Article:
TAOISEACH Enda Kenny last night admitted he didn't know why retired public servants were being brought back to work while thousands of young graduates languish on the dole.
In what amounted to a frank admission of chaos at the highest level, Mr Kenny said: "I don't think I actually know the scale of what's involved here."
And Public Spending Minister Brendan Howlin admitted there is no central record of the retired staff being brought back in to work for state bodies -- or why they are being rehired.
The controversy widened last night after revelations that civil servants are back at their desks, despite taking early retirement and a more lucrative pension under a special deal earlier this year. Some are senior officials in top roles.
But no one in the Government could give firm guidelines on where and when it was acceptable to favour retired people over younger graduates.
Thousands of potential candidates who are not being considered include young teachers, nurses and newly qualified vets.
There is only a vague policy on re-hiring. It says people can be brought back after retirement for a task where their skills or experience are required.
But Mr Kenny said he would prefer to see jobseekers getting priority over retired people.
"I know that in the case of many retired public servants that the instructions are that, where it is possible to hire new people, that should be done."
However, that will bring little solace to the thousands who have graduated over recent years and are looking for work or contemplating emigration.
While there is a recruitment embargo, there was growing evidence last night that hundreds of retirees have been brought back on contracts across the whole public service.
Most of the retirees being rehired are on short-term contracts and the positions are not being advertised.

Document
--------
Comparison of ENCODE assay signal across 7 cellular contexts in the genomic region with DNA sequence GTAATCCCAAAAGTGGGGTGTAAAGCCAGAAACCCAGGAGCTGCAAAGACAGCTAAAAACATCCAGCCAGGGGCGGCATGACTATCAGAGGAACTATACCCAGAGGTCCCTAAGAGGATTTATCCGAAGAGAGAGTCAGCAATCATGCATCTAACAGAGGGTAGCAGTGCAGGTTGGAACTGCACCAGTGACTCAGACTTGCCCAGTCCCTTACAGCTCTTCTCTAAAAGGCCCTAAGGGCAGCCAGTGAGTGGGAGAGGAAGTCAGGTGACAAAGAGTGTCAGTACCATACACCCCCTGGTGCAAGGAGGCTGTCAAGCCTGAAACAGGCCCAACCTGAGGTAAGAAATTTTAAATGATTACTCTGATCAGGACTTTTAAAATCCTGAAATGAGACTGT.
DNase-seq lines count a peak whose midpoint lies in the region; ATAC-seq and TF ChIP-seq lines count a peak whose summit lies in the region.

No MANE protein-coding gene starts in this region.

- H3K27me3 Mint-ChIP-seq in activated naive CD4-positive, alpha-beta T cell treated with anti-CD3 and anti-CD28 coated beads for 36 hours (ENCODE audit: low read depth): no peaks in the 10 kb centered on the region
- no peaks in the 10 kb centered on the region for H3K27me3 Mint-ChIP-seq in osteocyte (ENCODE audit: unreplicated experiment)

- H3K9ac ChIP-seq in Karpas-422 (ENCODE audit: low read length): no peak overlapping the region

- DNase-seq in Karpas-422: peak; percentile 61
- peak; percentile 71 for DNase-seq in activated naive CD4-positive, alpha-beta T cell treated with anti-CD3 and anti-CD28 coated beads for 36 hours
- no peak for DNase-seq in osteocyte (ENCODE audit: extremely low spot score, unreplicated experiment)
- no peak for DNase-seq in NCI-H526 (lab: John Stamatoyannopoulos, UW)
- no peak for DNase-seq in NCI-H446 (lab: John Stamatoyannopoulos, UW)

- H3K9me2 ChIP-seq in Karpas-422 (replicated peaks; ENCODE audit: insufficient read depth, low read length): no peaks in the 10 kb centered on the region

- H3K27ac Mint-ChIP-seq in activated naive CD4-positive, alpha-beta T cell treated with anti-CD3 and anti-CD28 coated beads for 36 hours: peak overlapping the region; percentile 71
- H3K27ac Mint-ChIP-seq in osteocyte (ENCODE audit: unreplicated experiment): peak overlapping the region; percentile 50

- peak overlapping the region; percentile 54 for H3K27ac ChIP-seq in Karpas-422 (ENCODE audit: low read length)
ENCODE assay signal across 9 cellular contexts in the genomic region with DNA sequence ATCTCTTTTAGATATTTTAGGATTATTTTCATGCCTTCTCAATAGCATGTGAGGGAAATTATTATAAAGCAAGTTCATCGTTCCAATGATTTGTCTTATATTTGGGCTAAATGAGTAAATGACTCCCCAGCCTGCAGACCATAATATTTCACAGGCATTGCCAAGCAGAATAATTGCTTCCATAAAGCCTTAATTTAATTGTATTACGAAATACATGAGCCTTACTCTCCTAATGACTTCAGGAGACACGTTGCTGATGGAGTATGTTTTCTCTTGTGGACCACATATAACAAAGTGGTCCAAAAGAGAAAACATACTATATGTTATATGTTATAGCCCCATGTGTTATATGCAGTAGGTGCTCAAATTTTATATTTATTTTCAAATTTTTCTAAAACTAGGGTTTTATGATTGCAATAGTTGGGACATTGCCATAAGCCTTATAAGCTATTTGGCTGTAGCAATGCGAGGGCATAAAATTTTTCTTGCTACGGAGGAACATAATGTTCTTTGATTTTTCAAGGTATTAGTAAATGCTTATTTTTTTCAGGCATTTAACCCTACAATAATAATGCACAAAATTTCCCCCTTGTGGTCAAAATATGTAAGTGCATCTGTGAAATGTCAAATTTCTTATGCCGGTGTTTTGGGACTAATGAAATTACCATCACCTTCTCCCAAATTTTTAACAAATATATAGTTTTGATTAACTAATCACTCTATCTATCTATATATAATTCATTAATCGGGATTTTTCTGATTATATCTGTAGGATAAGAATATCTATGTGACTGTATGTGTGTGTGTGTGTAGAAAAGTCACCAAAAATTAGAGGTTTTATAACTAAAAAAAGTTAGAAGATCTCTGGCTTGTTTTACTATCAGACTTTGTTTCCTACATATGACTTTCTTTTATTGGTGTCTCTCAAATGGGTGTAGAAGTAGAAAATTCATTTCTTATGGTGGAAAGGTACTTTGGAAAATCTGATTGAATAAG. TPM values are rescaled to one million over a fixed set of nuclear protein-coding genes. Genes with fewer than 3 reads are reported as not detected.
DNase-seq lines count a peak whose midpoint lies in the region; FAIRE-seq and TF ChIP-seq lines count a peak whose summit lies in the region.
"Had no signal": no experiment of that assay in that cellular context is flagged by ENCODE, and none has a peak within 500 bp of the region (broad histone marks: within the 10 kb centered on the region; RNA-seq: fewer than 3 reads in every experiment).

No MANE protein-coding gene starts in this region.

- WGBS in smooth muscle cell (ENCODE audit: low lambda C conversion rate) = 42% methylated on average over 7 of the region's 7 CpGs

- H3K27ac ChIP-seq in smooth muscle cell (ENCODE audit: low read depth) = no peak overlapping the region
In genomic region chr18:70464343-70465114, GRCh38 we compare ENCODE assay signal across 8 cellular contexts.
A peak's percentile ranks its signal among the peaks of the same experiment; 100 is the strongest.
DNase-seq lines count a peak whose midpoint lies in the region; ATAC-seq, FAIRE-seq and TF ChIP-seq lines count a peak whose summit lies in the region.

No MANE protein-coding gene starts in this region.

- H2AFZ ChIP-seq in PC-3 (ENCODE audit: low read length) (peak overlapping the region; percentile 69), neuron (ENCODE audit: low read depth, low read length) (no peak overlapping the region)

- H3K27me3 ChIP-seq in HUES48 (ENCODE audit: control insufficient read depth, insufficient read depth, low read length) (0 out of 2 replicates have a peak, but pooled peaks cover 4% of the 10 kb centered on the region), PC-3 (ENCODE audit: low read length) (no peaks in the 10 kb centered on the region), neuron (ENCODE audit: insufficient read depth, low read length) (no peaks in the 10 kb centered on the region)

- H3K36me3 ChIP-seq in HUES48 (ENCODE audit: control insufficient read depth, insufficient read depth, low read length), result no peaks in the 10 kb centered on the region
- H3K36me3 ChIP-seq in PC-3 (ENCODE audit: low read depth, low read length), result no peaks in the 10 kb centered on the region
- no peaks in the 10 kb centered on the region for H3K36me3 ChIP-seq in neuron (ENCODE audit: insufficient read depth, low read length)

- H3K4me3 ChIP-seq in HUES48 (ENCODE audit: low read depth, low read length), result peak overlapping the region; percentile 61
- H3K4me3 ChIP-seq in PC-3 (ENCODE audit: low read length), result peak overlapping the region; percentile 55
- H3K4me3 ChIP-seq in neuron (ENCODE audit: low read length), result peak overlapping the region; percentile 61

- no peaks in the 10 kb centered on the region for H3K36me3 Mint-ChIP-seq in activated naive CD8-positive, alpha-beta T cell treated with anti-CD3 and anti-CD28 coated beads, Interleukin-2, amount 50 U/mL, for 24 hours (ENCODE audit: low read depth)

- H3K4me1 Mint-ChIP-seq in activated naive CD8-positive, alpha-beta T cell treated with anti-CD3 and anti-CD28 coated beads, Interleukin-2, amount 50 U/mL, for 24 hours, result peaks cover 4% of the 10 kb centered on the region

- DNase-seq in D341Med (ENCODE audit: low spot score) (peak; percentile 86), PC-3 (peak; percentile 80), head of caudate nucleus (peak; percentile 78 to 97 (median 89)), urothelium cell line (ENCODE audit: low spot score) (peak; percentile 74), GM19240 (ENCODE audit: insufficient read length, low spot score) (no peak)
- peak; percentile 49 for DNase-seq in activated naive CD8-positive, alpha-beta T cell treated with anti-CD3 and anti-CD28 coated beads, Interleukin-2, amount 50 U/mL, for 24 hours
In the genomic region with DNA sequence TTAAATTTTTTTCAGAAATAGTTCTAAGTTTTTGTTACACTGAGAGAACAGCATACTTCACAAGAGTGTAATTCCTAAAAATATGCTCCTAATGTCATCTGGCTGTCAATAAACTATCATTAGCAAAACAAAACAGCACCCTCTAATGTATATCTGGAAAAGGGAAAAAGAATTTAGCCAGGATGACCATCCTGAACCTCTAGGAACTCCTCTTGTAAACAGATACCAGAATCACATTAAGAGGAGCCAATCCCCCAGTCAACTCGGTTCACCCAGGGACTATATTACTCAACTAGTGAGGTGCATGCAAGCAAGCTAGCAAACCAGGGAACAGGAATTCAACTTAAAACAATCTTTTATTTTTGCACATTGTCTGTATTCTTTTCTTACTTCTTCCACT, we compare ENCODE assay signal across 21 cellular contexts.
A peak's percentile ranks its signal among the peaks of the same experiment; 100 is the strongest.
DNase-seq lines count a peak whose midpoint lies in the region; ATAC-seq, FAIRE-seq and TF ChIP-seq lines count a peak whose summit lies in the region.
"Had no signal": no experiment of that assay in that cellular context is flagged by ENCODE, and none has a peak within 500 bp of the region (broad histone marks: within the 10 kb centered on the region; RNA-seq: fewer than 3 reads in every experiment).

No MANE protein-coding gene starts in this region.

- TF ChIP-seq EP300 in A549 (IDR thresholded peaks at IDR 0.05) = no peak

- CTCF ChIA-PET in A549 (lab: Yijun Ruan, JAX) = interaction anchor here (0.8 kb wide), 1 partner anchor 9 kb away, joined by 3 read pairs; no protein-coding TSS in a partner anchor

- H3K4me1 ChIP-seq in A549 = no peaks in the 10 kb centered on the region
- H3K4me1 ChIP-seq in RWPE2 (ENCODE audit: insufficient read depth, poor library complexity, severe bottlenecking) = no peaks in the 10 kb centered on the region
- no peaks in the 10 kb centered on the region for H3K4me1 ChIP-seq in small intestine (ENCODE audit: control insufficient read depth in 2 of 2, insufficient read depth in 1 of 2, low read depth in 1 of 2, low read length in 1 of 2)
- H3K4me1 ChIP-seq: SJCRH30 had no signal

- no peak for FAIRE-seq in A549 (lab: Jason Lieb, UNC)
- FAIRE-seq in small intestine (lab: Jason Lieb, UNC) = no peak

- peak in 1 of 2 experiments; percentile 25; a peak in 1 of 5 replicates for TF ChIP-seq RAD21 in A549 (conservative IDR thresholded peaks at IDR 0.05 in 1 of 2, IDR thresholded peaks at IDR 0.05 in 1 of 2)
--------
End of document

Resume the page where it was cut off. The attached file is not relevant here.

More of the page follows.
It emerged that 254 teachers are working in schools, despite being retired from duty, to get children through Leaving Cert classes in July.
But the HSE is still refusing to say how many retired health staff have been hired -- even though it is the largest employer in the public sector.
The issue has come to the fore since almost 8,000 public sector workers retired early last February.
The Government is under growing pressure to clarify who it wants to fill gaps in the public service. Some positions have been justified because of the experience that retirees can bring to a role -- this is often the case where teachers return to help a class finish an important exam year.
But in some cases managers are suspected of bringing back retired workers because it is easier than setting out to advertise and interview fresh candidates.
Without any detail or breakdown of where and why the retirees are working, the Government is facing huge criticism for not having a firm set of guidelines in place.
The retirees who have returned to work include a wide range of staff, from 59 vets working for the Department of Agriculture as meat inspectors, to the chief medical officer in the Department of Social Protection, who was rehired on a salary of up to €102,152.
Fianna Fail TD Billy Kelleher, who obtained the initial figures, said that most public servants who were rehired were denying jobs to those who were unemployed.
"If you retire, all things being equal, you shouldn't be able to come back.
"I just believe there are plenty of young people out there and people with qualifications and skills who could easily take up these jobs," he said.
According to the most recent figures, the State spent €15.4m on rehired retired public servants in 2010.
This is expected to soar this year given the high number of retirements before February's deadline to get a better pension deal.